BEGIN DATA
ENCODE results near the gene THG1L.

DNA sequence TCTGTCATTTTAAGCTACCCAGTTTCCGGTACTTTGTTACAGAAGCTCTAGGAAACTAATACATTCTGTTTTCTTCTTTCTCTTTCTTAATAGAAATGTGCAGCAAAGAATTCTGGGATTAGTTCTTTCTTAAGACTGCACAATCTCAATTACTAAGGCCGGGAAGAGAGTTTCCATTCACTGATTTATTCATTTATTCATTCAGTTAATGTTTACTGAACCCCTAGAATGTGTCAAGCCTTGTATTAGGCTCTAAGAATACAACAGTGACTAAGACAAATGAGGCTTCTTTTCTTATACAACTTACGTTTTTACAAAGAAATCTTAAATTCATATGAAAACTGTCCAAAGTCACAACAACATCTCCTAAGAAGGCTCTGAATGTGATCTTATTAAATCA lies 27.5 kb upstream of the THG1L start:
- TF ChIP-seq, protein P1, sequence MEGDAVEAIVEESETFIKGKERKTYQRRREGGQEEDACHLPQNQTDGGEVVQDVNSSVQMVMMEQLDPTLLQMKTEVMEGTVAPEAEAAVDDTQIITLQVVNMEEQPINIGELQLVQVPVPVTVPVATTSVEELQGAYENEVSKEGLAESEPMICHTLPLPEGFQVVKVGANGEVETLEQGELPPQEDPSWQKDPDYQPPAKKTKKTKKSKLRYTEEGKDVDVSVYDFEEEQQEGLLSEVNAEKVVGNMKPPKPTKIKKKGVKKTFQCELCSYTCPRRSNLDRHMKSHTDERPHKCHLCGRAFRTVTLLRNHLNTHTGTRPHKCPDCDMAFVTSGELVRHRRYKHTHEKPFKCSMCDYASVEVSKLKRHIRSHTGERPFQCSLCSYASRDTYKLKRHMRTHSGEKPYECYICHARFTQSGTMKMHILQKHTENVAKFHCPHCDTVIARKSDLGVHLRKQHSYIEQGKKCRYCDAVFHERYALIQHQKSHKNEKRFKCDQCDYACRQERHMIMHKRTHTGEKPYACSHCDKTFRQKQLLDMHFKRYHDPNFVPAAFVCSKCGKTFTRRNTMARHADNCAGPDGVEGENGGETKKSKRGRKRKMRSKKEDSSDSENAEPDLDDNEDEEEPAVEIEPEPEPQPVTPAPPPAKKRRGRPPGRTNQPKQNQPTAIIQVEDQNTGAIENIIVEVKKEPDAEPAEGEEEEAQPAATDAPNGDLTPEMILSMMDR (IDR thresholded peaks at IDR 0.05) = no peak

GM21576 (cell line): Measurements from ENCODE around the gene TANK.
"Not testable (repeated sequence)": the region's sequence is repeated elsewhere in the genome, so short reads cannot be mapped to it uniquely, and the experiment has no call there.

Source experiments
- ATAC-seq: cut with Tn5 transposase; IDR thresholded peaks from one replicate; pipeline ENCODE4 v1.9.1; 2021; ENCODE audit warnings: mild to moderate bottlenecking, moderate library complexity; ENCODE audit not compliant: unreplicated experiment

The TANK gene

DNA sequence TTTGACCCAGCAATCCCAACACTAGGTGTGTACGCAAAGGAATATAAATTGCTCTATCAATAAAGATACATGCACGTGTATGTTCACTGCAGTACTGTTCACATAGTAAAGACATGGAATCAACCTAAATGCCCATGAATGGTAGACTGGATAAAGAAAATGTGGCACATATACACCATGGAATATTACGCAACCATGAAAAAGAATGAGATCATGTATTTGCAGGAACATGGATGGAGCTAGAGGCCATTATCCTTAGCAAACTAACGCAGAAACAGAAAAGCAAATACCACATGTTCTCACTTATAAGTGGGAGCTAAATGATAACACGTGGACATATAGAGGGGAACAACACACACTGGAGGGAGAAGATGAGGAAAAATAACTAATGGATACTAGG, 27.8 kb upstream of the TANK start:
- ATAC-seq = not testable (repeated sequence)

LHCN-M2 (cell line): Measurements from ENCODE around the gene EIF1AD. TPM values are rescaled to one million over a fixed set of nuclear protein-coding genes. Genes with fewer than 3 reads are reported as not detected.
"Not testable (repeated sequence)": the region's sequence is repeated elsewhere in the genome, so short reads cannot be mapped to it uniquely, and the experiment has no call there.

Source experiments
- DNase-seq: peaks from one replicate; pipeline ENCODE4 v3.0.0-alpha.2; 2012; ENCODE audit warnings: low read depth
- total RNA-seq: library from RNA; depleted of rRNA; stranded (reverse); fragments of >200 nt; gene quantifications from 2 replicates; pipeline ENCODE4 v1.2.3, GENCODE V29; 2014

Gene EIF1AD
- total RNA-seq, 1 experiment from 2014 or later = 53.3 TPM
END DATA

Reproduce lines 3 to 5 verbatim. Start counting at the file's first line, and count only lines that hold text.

- TF ChIP-seq, protein P1, sequence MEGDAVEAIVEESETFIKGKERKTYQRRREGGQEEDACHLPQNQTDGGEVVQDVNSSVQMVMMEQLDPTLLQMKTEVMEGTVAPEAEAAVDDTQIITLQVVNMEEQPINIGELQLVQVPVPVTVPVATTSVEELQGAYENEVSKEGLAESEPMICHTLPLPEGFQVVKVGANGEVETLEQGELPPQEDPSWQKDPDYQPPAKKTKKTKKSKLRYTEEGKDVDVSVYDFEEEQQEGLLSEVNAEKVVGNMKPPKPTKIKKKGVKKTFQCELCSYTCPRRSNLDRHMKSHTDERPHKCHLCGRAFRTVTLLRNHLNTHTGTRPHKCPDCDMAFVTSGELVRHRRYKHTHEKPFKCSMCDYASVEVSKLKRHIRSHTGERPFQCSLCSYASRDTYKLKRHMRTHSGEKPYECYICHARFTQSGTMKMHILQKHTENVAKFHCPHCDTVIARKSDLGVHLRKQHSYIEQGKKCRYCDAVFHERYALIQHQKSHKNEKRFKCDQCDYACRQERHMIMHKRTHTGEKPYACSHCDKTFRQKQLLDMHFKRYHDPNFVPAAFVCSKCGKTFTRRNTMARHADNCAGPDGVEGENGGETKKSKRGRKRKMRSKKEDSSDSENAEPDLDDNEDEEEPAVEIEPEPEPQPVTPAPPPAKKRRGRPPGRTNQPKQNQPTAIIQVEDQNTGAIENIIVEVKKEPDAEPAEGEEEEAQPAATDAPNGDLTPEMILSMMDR (IDR thresholded peaks at IDR 0.05) = no peak

GM21576 (cell line): Measurements from ENCODE around the gene TANK.
"Not testable (repeated sequence)": the region's sequence is repeated elsewhere in the genome, so short reads cannot be mapped to it uniquely, and the experiment has no call there.